But in itself, I find this extremely fascinating. It is really an invigorating question:  How do travels affect travelers?

There are so many ways to come at this. We all travel so much. There are our travels through the stages of life, our travels through our careers, our relational travels, our mental travels. They are all so amazing. There is also simply the travels we might take, if we are so inclined to new places, our vacations, our trips, our forays out.

We didn’t travel too far when I was young but we did get out. I remember a trip to the Black Hills of South Dakota. As we drove into mountains I remember the thrill of knowing ahead, we would find Mount Rushmore. And when we did, “Wow!” It was worth the miles. I remember the first drive into the Grand Canyon, the pinyon pines, the expectation that just around the corner was, and there it was, “Wow!” It was so eye-opening, so grand, so deep, so far across, so beautiful. I remember watching a storm form over the canyon, the cumulus clouds, the slanting rain, the chance to see the shape and structure of the storm, from a uniquely distant vantage point. And there it is, the chance to see. We travel, for the chance to see, what we haven’t seen, that defines, explains, and brings wonder to life.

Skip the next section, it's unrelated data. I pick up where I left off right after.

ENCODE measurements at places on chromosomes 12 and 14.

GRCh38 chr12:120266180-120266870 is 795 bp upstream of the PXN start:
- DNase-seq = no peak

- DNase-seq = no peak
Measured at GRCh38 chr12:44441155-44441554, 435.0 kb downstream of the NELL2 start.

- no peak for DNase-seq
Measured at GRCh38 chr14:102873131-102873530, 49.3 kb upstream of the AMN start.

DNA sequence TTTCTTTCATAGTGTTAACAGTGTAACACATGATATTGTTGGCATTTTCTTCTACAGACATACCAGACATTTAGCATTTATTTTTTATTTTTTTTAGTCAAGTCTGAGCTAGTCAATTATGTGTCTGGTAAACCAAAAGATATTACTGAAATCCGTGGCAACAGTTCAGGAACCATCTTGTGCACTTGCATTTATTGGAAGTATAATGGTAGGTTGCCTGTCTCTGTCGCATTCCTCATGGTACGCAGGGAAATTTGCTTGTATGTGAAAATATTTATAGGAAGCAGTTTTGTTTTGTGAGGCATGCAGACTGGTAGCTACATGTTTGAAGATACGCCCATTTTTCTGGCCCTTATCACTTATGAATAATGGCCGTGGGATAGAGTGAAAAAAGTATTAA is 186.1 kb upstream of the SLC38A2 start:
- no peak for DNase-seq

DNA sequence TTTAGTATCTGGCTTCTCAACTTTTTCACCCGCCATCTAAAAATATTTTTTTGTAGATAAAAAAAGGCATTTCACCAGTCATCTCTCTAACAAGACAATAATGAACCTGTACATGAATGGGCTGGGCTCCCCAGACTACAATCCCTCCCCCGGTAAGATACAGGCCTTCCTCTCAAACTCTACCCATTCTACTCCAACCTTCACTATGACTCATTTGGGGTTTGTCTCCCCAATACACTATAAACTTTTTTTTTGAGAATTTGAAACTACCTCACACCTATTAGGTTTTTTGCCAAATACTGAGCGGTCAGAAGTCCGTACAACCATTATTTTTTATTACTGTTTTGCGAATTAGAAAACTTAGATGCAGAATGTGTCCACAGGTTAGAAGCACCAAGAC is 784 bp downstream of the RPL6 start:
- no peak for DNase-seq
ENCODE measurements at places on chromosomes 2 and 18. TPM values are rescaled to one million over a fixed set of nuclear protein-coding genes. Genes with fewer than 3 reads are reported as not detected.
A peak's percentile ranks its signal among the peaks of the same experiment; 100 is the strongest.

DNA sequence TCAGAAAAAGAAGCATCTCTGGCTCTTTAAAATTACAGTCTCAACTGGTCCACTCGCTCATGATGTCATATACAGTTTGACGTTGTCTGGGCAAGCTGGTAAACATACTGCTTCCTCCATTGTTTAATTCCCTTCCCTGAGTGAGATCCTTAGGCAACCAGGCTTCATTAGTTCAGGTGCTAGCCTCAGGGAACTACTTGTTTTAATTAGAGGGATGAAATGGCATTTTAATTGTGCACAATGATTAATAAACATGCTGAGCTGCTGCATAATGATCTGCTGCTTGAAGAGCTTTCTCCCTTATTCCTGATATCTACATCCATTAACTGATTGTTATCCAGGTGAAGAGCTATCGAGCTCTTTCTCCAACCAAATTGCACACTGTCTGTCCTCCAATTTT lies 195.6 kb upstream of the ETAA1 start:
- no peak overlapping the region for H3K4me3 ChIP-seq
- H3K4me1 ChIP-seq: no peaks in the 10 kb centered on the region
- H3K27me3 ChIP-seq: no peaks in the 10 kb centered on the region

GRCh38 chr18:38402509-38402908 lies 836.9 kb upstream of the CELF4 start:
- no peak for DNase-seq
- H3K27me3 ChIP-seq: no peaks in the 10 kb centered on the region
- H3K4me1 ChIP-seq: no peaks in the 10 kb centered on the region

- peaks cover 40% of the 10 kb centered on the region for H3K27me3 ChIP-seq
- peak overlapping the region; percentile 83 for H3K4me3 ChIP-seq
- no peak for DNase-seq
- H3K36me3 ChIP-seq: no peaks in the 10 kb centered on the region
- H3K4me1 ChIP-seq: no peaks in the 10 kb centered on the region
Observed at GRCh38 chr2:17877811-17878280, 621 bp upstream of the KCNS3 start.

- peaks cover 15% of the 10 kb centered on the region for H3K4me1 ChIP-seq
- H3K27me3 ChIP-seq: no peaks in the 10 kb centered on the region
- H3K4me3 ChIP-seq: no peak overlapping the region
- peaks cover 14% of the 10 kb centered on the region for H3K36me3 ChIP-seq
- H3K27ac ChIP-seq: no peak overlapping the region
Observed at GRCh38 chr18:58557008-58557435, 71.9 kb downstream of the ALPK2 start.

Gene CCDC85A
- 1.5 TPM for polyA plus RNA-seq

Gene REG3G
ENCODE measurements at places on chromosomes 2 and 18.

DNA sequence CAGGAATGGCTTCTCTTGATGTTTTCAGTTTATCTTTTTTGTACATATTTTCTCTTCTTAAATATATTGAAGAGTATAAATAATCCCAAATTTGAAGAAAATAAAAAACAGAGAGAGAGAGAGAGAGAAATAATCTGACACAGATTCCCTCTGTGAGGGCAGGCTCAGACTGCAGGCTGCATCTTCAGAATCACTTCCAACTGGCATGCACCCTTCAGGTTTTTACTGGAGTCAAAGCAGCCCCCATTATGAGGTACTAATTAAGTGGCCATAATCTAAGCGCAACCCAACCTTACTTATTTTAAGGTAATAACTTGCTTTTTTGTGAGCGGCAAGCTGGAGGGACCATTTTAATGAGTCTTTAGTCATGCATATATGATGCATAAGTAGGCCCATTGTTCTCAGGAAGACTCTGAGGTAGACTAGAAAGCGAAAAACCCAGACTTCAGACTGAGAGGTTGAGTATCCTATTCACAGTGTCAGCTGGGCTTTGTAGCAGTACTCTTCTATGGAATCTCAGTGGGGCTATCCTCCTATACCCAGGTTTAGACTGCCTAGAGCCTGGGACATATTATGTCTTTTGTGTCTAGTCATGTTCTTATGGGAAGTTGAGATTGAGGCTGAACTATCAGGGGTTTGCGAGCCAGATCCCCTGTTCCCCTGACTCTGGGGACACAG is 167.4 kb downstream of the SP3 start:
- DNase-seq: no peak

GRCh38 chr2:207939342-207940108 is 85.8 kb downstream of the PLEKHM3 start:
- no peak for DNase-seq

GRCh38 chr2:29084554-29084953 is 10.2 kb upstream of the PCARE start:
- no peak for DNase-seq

The family I grew up in didn’t travel as a family to another country, but the travels we took were enough. I got the idea. And I found it a seed that I wanted to grow into something bigger.